Abstract 106: Low Cognitive Scores in Domains of Learning, Memory or Executive Function Predict Incident Stroke: The REGARDS Study
Objective: Low scores on tests of learning, memory, and executive function have been associated with subclinical cerebrovascular pathology in the absence of stroke. In a population-based, stroke-free cohort, we hypothesized that lower performance in these cognitive domains would predict incident stroke.
Methods: From 2003-2007, REGARDS enrolled black and white adults aged ≥45 throughout the U.S. Participants are followed by phone twice a year for stroke events and biennially for longitudinal cognitive assessments. Word list learning and recall tasks are used to measure learning and memory, and semantic and letter fluency tasks to measure executive function. Included participants were stroke-free at enrollment and remained so prior to their cognitive assessments. We assessed incident stroke risk through September 1, 2012 using standard survival analyses adjusted for age, education, race, and geographic region.
Results: Sample sizes up to 20,422 varied by cognitive task, and follow-up time ranged up to 7 years. Adjusted hazard ratios (95% CI) for stroke associated with the lowest versus highest quintiles of pre-stroke cognitive scores were 1.90 (1.24, 2.93) for learning, 2.23 (1.45, 3.42) for memory, and 1.69 (1.10, 2.61) and 1.98 (1.12, 3.52) for executive function as assessed by semantic and letter fluency, respectively (Figure).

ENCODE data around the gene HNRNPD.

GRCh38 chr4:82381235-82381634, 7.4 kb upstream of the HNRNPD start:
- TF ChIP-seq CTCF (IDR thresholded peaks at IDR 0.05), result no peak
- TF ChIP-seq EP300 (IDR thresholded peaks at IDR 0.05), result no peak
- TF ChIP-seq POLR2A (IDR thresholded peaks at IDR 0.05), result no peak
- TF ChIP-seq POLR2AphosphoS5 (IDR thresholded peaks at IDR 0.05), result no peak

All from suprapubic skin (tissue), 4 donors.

Conclusions: In a stroke-free, population-based cohort, lower baseline function in each cognitive domain was associated with increased risk of incident stroke. Low scores may signal the progression and severity of stroke risk factors.
Author Disclosures: V.G. Wadley: None. E.L. Thacker: None. A.J. Letter: None. F.W. Unverzagt: None. C.S. Moy: None. D.G. Clark: None. L.A. McClure: None. V.J. Howard: None. M. Cushman: None. D.A. Levine: None. B.J. Kelley: None. D. Kleindorfer: None. B. Kissela: None. G. Howard: None.
- © 2014 by American Heart Association, Inc.